Is Yoga a Religion?

Dear Diane, I belong to a particular church denomination, so I'm leery of trying yoga. Will I have to chant "om" and talk in a language I don't understand? I just want to stretch, not change religi

Dear Diane,

I belong to a particular church denomination, so I'm leery of trying yoga. Will I have to chant "om" and talk in a language I don't understand? I just want to stretch, not change religions.

— Church Goer

Dear C.G.:

Because of its roots in Eastern religion and mythology, hatha yoga has often been associated with the Hindu religion. While both Hinduism and yoga have their roots in India, yoga is an independent tradition.

There are, however, a set of ethics associated with yoga that complement the practice of hatha yoga. While adherence to these ethics isn't required, there are substantial benefits to be gained when followed. It's a way to connect with your spirit, which is the same spirit you open up to in church.

The word yoga means union of body, mind and spirit. Most of our stress comes from our minds, where we spend most of our time.

When we practice yoga, we stay focused on our breath, so the mind quiets down. Then when we relax physical tension with stretching, we start to nurture a stillness inside that feels comforting and fulfilling. That peaceful place is the spirit, the small voice of feeling, heart and knowing. And the more you go to this place, or inner church, you will feel its connection to a larger source.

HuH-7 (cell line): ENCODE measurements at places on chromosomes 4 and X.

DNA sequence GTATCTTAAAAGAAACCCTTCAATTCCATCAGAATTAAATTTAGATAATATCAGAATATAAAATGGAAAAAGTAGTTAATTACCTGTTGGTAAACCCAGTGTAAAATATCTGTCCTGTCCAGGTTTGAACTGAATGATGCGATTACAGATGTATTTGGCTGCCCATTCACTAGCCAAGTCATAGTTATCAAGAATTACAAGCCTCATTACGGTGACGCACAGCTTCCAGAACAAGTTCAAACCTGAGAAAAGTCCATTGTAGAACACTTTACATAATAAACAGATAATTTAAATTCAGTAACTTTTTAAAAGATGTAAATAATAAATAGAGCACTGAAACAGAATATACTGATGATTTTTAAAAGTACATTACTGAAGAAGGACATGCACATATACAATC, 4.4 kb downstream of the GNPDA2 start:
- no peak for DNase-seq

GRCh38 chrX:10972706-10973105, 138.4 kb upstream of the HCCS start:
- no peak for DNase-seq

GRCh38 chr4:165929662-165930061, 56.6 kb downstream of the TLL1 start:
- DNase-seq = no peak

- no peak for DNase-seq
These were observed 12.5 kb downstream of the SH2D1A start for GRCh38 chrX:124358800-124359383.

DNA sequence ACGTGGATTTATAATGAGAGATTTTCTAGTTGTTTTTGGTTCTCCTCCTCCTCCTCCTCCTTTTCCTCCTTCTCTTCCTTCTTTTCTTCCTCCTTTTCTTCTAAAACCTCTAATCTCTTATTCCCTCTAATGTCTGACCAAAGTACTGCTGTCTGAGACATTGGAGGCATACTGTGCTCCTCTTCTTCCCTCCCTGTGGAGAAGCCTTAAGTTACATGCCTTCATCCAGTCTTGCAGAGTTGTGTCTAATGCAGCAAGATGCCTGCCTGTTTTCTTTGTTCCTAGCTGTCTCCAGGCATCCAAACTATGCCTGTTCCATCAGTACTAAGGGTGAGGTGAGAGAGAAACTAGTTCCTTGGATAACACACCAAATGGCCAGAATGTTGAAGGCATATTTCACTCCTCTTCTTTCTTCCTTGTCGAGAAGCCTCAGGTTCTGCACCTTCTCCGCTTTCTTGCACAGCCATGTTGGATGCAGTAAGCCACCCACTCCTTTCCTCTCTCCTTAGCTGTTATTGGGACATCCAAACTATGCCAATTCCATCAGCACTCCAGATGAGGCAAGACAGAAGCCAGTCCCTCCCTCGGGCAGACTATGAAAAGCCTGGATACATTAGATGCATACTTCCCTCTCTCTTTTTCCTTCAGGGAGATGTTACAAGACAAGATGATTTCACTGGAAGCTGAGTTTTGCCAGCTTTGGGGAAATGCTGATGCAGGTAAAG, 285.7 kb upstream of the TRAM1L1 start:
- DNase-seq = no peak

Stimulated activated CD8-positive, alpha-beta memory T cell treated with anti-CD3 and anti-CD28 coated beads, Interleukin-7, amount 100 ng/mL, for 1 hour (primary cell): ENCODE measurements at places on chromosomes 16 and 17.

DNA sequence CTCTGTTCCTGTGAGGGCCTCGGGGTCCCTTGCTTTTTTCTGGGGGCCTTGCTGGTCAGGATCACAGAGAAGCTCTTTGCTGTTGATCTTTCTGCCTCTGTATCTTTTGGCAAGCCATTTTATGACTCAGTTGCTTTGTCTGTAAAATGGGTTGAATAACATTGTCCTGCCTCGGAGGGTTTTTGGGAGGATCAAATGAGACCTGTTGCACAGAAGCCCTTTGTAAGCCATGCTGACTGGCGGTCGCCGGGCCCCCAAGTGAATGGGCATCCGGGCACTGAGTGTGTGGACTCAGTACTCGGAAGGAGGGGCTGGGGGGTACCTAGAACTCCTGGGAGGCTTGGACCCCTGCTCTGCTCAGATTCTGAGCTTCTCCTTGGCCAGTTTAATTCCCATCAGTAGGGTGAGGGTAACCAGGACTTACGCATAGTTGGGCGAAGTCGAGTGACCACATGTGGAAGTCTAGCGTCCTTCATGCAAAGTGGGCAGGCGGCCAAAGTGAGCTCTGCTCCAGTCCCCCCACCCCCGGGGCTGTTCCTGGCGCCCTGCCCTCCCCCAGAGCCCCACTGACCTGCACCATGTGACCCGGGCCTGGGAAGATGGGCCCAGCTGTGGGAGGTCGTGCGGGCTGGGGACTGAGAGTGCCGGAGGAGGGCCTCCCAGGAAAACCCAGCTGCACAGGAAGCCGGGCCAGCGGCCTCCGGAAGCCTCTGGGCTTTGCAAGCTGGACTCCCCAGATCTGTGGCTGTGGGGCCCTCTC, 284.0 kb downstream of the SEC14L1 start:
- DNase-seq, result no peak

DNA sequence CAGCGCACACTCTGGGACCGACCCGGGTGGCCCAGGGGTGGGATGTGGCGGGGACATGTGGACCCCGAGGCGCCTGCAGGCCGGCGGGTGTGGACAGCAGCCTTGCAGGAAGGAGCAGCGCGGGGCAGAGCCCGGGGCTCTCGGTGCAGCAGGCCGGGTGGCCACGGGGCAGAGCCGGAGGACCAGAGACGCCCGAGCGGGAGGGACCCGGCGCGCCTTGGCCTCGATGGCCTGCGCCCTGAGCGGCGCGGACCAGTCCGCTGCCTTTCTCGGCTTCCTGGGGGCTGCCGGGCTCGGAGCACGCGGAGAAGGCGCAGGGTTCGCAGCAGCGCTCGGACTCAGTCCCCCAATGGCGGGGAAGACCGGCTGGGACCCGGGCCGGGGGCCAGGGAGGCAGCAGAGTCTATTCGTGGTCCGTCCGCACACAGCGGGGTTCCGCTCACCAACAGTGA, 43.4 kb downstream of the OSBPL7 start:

Regarding the chanting, it's interesting to note that "om," "omen," "amen" and "amin" — spoken in all houses of prayer — are of the same origin. Amen, like om, is a sacred sound and symbol of the power of creation itself. By chanting this sacred word, you connect to this highest power. The sound resonates in the body into our cells, shaking up toxins that clog our bodies. But you don't have to chant to participate. Listening to others feels good, too.

The language used for yoga poses is Sanskrit from India, where it was originally written down. It describes the postures with one word, making it convenient when teaching, but also gives deeper meaning. For example, the pose Parsvottanasana — "parsva" means side or flank, and "uttana" means an intense stretch. In this posture the sides of the chest are stretched intensely. Most teachers also use the English, so you don't have to know Sanskrit to take a class.

Yoga classes are full of students from all sects who find yoga helps enhance their current beliefs by taking it to a deeper feeling level. Instead of only praying, or talking to God, they listen. By calming down the body and mind with yoga poses, the spirit gets more face time to help balance and guide our lives.



DIANE UTASKI ANSWERS YOGA QUESTIONS in her columns; send questions to [email protected]. Find more info at www.cincyoga.com.

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